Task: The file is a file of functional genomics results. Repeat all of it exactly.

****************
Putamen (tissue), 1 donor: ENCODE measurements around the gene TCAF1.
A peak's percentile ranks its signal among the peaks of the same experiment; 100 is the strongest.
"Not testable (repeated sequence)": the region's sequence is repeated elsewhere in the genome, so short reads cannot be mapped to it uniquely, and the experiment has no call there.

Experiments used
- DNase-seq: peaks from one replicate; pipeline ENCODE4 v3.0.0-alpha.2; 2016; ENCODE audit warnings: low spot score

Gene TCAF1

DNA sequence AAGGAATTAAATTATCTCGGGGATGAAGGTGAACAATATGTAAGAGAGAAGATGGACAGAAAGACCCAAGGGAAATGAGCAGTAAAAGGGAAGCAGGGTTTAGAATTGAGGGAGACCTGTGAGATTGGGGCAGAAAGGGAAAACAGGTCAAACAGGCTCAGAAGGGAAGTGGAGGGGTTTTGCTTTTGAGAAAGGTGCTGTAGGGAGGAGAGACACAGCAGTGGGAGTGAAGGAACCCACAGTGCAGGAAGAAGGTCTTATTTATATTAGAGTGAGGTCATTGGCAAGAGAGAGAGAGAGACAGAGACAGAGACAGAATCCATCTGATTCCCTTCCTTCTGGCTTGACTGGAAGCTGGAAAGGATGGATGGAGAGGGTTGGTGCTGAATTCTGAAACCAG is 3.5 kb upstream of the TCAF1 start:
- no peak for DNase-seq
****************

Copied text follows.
Putamen (tissue), 1 donor: ENCODE measurements around the gene TCAF1.
A peak's percentile ranks its signal among the peaks of the same experiment; 100 is the strongest.
"Not testable (repeated sequence)": the region's sequence is repeated elsewhere in the genome, so short reads cannot be mapped to it uniquely, and the experiment has no call there.

Experiments used
- DNase-seq: peaks from one replicate; pipeline ENCODE4 v3.0.0-alpha.2; 2016; ENCODE audit warnings: low spot score

Gene TCAF1

DNA sequence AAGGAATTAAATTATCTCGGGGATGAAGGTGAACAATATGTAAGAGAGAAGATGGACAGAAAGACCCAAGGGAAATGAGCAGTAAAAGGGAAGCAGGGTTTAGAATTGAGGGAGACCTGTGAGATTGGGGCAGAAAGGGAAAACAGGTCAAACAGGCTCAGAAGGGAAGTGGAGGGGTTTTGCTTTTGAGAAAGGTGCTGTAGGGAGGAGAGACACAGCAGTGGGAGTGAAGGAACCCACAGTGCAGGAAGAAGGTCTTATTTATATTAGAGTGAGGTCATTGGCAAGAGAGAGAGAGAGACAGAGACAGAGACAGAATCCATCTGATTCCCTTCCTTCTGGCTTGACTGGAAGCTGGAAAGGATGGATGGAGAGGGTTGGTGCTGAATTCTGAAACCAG is 3.5 kb upstream of the TCAF1 start:
- no peak for DNase-seq